Congress won't let the USS Harry S. Truman go.
This U.S. Navy Aircraft Carrier Won't Be Headed to the Scrapper
Lawmakers are lining up to reject the U.S. Navy's proposal to prematurely decommission, as a cost-saving measure, the nuclear-powered aircraft carrier USS Harry S. Truman.
The Navy likely anticipated the widespread opposition, observers pointed out, underscoring that the sailing branch apparently floated Truman's early retirement as a ploy to secure additional funding in the 2020 budget.
The ploy apparently is working.
There is "zero" chance the House Armed Services Committee will approve the decommissioning, said Rep. Joe Courtney, a Connecticut Democrat and the chair of the HASC seapower subcommittee.
"The Truman is only about 25 years old, which in [terms of] an aircraft carrier is actually pretty young," Courtney said, according to Business Insider.
"I think in terms of it getting any endorsement in the seapower mark this year I think is zero," Courtney added, according to Defense News.
The Washington Post columnist David Ignatius on Feb. 26, 2019 first reported the proposed carrier cut. Breaking Defense a day later confirmed that the 21-year-old Truman is the ship in question.
The Navy previously had planned to keep Truman in service at least another 25 years. In an abrupt reversal, the Navy in its 2020 budget proposal reportedly will propose to cancel Truman's 2024 mid-life overhaul, effectively forcing the service to decommission the vessel once its nuclear reactor cores wear out some time in the 2020s.
Retiring Truman halfway through her planned service life would shrink the carrier fleet from 11 to 10 in the mid-2020s. The move could save the Navy $30 billion over a 25-year period, Breaking Defense estimated.
In December 2016, then-Navy secretary Ray Mabus announced a new force-structure goal for the U.S. fleet. Under Mabus's plan, the sailing branch would expand from around 280 front-line warships to 355, including 12 carriers, in order to better compete with the growing Chinese navy.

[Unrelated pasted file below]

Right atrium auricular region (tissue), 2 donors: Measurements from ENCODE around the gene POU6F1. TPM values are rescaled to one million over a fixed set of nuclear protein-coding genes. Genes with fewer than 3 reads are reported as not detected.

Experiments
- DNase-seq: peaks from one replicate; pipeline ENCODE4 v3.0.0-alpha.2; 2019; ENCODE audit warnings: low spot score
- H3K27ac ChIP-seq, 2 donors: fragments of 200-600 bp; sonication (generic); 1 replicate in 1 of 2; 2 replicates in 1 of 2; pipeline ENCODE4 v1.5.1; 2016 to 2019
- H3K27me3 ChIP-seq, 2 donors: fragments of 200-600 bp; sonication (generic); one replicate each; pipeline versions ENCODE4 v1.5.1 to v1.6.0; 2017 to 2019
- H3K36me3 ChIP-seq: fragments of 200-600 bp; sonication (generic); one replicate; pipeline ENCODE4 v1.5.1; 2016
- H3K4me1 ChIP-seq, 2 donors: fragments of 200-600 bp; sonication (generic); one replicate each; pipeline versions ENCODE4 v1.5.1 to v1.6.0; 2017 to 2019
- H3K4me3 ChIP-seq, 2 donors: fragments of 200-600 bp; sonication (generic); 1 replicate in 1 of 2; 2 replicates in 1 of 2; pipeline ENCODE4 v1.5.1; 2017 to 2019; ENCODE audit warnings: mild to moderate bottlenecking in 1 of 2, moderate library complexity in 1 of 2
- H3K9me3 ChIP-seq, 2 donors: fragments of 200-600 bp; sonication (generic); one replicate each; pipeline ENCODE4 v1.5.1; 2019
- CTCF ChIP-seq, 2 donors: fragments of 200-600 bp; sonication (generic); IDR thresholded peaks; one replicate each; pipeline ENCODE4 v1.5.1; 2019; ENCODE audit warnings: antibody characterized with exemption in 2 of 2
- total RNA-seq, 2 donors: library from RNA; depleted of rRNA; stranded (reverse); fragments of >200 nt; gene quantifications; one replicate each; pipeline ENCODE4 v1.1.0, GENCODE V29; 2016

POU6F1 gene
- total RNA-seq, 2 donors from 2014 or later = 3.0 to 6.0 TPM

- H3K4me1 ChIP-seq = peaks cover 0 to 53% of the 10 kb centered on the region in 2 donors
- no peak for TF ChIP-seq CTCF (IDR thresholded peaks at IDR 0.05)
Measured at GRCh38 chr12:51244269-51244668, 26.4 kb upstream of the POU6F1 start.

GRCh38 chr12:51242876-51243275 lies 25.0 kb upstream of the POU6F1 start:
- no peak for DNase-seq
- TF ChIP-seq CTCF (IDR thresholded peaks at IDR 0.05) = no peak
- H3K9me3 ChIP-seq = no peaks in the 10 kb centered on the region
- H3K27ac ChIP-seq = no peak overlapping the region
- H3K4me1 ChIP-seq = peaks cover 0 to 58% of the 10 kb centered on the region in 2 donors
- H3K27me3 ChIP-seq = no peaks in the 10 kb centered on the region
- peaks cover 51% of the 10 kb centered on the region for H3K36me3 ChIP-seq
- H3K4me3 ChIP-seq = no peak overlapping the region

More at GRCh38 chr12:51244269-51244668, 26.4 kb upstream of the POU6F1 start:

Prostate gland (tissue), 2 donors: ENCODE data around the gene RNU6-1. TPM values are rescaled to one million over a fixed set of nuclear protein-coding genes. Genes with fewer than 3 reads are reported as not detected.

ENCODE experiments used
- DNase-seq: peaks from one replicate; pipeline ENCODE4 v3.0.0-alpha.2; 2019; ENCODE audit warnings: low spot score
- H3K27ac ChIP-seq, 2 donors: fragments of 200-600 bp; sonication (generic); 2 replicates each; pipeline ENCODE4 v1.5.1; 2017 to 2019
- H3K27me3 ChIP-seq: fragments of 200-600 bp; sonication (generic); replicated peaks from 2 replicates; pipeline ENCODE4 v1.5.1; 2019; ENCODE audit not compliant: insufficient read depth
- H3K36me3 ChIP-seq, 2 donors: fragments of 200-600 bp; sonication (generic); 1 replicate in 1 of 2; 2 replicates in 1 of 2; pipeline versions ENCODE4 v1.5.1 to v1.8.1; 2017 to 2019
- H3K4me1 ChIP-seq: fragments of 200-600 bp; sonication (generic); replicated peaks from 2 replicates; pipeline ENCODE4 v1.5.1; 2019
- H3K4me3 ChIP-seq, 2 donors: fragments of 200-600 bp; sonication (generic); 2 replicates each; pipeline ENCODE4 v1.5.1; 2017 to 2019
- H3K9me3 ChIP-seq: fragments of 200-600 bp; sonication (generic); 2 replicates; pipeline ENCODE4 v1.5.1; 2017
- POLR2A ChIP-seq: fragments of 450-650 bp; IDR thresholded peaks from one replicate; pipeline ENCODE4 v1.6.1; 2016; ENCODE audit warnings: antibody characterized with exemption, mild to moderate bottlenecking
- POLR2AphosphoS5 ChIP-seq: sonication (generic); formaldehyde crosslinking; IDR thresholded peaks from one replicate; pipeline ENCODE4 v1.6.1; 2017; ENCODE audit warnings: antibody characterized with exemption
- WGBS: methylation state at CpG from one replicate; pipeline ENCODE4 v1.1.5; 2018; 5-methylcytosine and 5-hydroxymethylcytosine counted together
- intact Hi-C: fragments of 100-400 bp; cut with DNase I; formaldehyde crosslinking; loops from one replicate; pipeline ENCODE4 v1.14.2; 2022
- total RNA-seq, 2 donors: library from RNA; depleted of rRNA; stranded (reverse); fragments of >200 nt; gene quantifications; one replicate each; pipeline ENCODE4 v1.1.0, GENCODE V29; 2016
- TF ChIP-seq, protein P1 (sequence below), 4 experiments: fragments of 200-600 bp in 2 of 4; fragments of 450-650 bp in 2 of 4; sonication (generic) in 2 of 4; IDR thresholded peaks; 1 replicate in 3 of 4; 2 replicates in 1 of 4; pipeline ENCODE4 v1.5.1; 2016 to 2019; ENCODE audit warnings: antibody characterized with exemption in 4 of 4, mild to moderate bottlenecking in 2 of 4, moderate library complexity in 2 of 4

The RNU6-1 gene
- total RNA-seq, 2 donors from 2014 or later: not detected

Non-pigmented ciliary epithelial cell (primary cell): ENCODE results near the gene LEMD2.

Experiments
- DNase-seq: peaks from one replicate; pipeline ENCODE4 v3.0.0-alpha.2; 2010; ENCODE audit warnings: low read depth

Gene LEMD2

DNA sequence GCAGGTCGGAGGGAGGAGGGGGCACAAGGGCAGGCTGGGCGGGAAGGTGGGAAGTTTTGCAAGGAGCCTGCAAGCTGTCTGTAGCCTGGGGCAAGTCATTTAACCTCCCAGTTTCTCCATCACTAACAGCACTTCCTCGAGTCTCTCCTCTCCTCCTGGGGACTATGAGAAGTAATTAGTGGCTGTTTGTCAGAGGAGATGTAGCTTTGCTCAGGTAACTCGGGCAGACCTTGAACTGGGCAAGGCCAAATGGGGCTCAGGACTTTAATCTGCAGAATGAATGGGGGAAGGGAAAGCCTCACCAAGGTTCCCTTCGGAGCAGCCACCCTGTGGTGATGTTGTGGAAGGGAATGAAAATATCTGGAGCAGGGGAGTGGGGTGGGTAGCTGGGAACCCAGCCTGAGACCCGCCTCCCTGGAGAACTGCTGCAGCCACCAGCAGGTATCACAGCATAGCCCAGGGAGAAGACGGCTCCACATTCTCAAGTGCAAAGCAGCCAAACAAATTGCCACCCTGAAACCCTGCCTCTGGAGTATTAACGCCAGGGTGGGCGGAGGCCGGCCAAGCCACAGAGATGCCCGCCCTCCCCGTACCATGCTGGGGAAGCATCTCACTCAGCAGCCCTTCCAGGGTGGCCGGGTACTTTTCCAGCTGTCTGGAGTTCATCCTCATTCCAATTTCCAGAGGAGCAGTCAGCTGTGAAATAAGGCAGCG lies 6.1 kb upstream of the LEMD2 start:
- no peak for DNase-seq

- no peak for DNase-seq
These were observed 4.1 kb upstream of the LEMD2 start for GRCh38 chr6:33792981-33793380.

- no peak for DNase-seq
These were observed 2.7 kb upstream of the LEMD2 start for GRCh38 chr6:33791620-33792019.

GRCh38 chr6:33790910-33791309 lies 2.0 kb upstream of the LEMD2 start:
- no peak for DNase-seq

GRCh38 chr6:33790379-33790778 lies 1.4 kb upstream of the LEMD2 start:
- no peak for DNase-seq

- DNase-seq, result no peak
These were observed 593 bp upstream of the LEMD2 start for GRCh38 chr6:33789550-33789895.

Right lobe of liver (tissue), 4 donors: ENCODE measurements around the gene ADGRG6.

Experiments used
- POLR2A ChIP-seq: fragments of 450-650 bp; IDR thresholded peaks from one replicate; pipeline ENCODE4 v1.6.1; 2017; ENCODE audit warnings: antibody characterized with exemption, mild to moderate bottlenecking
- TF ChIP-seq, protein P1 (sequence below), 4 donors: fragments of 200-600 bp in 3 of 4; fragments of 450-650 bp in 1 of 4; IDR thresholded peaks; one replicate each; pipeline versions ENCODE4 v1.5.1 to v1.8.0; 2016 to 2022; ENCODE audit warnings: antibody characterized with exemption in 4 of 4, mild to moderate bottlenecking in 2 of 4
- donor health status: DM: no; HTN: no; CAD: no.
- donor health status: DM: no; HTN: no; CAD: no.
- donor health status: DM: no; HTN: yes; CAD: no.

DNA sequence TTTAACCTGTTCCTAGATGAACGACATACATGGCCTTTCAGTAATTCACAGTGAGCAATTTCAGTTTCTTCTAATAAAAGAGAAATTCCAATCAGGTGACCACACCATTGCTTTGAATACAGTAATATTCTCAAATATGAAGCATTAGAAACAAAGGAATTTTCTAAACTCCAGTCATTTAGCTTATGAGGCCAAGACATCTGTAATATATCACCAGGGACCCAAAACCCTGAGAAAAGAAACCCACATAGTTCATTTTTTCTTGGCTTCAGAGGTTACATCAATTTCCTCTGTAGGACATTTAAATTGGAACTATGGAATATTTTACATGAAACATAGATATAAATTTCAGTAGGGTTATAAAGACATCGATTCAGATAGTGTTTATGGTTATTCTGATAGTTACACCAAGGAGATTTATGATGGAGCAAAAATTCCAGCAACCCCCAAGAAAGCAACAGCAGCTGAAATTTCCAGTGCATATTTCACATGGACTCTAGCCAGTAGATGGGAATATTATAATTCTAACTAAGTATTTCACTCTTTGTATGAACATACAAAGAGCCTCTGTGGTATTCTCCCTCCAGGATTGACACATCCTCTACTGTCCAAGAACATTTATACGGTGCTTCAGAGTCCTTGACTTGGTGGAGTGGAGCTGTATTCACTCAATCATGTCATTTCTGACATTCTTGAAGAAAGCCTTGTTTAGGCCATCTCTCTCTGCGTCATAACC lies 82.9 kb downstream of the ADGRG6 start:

In February 2019 the Navy paid Virginia shipbuilder Huntington Ingalls $15 billion to begin work on the third and fourth new Ford-class carriers. This despite lingering problems with Ford's design.
Buying two carriers at once was supposed to help the Navy finally to achieve its goal of having a dozen carriers in service at all times, although under the worst-case scenario it would have taken the fleet until the 2060s to do so, according to a February 2019 report from the Congressional Research Service.
In 2018, then-defense secretary James Mattis opposed the plan to buy two Fords in one year, Lara Seligman reported for Foreign Policy.
"Ultimately, the Navy got its two-carrier deal, but at a heavy price," Seligman wrote. "It agreed to defer the midlife refueling of an older, Nimitz-class nuclear-powered aircraft carrier that participated in the U.S. wars in Afghanistan, Iraq and Syria.
The internal struggle between Mattis and the Navy raged as the Trump administration struggled to build up the fleet to 350 ships. The expansion could cost as much as $23 billion a year, according to the Congressional Research Service. But in recent years the Navy’s annual shipbuilding budget has averaged around $15 billion.
In early 2019 the Navy has signalled a slowdown in shipbuilding that could undermine the 350-ship fleet.
"In light of the new National Defense Strategy and changes in the security environment since that was put out, we’re doing a new force-structure assessment," Adm. John Richardson, the chief of naval operations, said in a February 2019 conversation with reporters. "We’ll see where that goes."
But legislators have made it clear they won't let the Navy cut carriers.
"These reports, which I just heard yesterday, are really puzzling," Virginia senator Tim Kaine, a Democrat, said during a Feb. 28, 2019 conference call with reporters. "It’s just a waste of the investment if you do not refuel a carrier that has another 25 years of life."
"We have made a significant investment in these ships, and I am perplexed why anyone would consider taking the cornerstone of the United States naval force and allowing it to atrophy," said Rep. Rob Wittman, a Virginia Republican.
It's likely the Navy knew lawmakers would refuse to let the service decommission Truman. Politico reporter Dave Brown cited the Truman kerfuffle as a case of "Washington Monument Syndrome."
The syndrome takes its name from a federal budget showdown in 1969. George Hartzog, then the director of the National Park Service, closed popular national parks such as the Washington Monument in reaction to proposed spending cuts.
The public complained and Congress restored the funding. The same dynamic apparently is playing out 50 years later, with an aircraft carrier playing the part of the Washington Monument.